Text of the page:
Bonnett was one of the most affable drivers in NASCAR Winston Cup Series history, earning 18 series victories during his 18-year career. Among his 18 wins were back-to-back victories in NASCAR's longest (miles) race -- the Coca-Cola 600 (1982,'83). Bonnett also won back-to-back Busch Clash (now Bud Shootout) races at Daytona International Speedway (1983, '84). Bonnett's highest finish in the series points chase was in 1985 when he finished fourth and his teammate, Darrell Waltrip, won the championship. He was an original member of the Alabama Gang that include the Allisons and Red Farmer. Outside the cockpit, Bonnett developed a career as a television commentator for race broadcasts and hosted his own show, Neil Bonnett's Winners on TNN: The Nashville Network. Bonnett was fatally injured in a crash during practice for the 1994 Daytona 500. He was inducted into the National Motorsports Press Association's Hall of Fame in 1997. 

Courtesy:  Nascar.com

Rarely does a racer manage to combine aggressive driving and genuine popularity the way Neil Bonnett did. Neil enjoyed being referred to as "a charger", but even more than that, he enjoyed the friendship and respect that he was accorded in every garage or pit area he ever went into.

Neil Bonnett's career began as a Hueytown teenager who was considered a protégé to Bobby Allison, and grew until he was an accepted member of the famed "Alabama Gang" of auto racing. .

Bonnett began his move to the big time in 1973 at Daytona, in the Sportsman 300. He ran his first Daytona 500 in 1976, starting 13th and finishing fifth. In 13 Winston Cup races that season, Bonnett had that top-five finish and four more top-ten finishes, winning some $31,000. The 1977 season began a string of 13 consecutive years in which Bonnett would run no fewer than 21 races, with 18 wins, 83 top-five and 156 top-ten finishes.

His first Winston Cup victory came in 1977, at the Capital City 400 in Richmond, Virginia. His last was perhaps the most remarkable, when he returned from a devastating crash in 1987 to win two of the first three races of 1988. Bonnett finished fourth in the Daytona 500, then won at Richmond and Rockingham. He also went to Australia and edged Bobby Allison for the checkered flag in the Goodyear 500 K exhibition race in Melbourne.

It was a remarkable comeback of a career over following the 1987 crash that eventually led to major hip surgery. Doctors said Bonnett would miss a year, but Neil was back in twelve weeks. Bonnett resumed racing full time in 1989.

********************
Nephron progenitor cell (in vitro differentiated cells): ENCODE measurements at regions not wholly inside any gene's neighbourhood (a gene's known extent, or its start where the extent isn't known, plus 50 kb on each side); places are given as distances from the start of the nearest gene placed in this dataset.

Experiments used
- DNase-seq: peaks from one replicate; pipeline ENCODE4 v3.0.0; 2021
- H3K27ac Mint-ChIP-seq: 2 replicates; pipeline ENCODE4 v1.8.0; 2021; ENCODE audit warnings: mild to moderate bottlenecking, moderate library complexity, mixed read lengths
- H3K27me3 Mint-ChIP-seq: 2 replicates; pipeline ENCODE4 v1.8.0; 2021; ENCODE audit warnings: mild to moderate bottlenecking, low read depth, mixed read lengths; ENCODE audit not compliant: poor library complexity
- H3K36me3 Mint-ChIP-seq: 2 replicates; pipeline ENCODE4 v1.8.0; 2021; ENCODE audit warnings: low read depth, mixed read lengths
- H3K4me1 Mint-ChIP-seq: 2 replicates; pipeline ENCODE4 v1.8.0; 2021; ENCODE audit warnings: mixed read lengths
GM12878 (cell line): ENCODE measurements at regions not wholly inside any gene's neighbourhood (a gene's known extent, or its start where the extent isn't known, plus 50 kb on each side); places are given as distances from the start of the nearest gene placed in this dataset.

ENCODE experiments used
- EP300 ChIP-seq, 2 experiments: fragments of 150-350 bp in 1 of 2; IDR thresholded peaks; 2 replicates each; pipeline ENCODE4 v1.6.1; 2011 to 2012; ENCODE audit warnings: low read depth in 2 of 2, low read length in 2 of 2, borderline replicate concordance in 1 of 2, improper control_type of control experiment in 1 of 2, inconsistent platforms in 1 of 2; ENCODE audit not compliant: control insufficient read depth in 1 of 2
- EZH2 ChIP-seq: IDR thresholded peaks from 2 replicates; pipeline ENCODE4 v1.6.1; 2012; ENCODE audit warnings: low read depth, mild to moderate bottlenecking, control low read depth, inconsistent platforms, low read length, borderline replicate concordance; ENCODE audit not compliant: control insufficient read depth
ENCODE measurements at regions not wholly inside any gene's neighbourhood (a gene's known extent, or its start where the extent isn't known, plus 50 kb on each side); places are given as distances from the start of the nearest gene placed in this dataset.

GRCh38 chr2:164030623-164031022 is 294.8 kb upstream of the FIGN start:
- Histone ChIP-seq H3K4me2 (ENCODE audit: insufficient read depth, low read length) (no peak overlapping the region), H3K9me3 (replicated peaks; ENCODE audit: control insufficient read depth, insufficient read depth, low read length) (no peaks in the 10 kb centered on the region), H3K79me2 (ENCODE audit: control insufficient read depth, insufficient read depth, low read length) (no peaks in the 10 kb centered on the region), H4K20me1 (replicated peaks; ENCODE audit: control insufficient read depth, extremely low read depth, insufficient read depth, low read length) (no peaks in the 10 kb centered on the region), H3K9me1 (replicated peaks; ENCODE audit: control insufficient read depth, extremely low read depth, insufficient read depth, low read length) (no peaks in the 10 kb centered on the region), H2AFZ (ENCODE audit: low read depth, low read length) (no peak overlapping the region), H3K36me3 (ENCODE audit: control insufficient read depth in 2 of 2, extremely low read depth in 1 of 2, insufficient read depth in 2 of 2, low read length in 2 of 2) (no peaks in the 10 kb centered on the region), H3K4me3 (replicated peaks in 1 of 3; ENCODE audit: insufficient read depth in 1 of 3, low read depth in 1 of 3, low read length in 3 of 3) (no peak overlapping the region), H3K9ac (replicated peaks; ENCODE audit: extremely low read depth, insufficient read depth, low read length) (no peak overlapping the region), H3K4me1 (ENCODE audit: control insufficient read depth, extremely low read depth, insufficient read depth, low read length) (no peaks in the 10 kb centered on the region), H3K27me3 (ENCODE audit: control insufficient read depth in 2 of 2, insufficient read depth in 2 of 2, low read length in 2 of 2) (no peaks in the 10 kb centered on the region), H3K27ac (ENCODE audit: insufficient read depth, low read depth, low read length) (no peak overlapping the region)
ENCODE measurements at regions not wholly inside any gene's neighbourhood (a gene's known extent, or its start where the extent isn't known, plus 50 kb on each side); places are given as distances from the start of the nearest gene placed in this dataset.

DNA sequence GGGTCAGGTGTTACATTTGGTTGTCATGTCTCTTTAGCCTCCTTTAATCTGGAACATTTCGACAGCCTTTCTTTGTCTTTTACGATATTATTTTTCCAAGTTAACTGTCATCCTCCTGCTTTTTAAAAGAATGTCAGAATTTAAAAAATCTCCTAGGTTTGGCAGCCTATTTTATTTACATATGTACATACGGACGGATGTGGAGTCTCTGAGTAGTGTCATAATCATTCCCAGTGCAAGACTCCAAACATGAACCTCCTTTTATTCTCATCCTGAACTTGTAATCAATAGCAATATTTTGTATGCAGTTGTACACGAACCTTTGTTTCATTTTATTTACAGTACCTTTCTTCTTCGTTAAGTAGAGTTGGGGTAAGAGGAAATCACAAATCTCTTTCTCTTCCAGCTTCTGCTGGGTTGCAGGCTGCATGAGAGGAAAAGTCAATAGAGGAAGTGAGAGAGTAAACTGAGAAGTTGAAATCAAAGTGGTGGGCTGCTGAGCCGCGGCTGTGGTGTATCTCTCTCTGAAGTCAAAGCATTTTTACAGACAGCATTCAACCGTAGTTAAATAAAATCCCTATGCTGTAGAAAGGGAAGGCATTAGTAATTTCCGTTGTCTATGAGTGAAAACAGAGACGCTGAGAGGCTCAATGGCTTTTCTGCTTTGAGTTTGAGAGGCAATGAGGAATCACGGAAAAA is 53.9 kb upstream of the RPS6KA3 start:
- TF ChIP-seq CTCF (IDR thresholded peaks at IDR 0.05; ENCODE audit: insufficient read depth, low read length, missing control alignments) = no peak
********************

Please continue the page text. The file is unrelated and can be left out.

He raced five times in 1990 before suffering the crash at Darlington, South Carolina, which left him with amnesia and dizziness. At that point Bonnett turned his energies to other activities, from trying to field his own NASCAR team to hosting a television show for TNN called "Winners". Finally, in 1992, Bonnett began testing cars for good friend and fellow NASCAR driver Dale Earnhardt, which led to a ride in Earnhardt's second car for the 1993 DieHard 500. Neil crashed hard, but escaped injury. However, the bug had bitten again, and Bonnett secured a ride for six races in the 1994 season.

A crash at Daytona in the very first practice session claimed his life, and the motorsports world again mourned the loss of one of their favorites. He is survived by his wife, Susan, and two children, David and Kristen.

Neil Bonnett, A Member Of The Alabama Gang...and the first Class of Inductees into the Talladega-Texaco Walk Of Fame.

Courtesy: Talledega-Texaco Walk of Fame

Neil Bonnett excelled in everything he did. In addition to being a NASCAR Winston Cup Star, he was an accomplished television broadcaster, as well as a top notch hunter and fisherman. Winner of 18 Winston Cup races during his career. Bonnett started racing on the short tracks near his hometown of Hueytown, Alabama. He won everything in sight, including 80% of his starts in 1972.

     Bonnett broke into Winston Cup racing in 1974, with his first win coming three years later During his career, he won several high-profile races, including the 1980 Talladega 500 and the Southern 500 in 1981. He also won at Charlotte and Daytona, and drove for such legendary car owners as the Wood Brothers, Junior Johnson, and Richard Childress.

     An accident at Darlington in 1990 postponed Bonnett’s racing career, and forced him into a lengthy period of rehabilitation. During this time, he became one of the best color commentators in sports, and hosted a weekly TV show called ‘Winners’ on TNN.

     Bonnett received clearance from the doctors to begin testing race cars. and on July 25, 1993, Bonnett resumed his Winston Cup career at his "home" track of Talladega. On February 11, 1994, Bonnett was killed in a single car crash during a practice session at Daytona International Speedway.

Neil Bonnett, Inducted 2001

Courtesy: International Motorsports Hall of Fame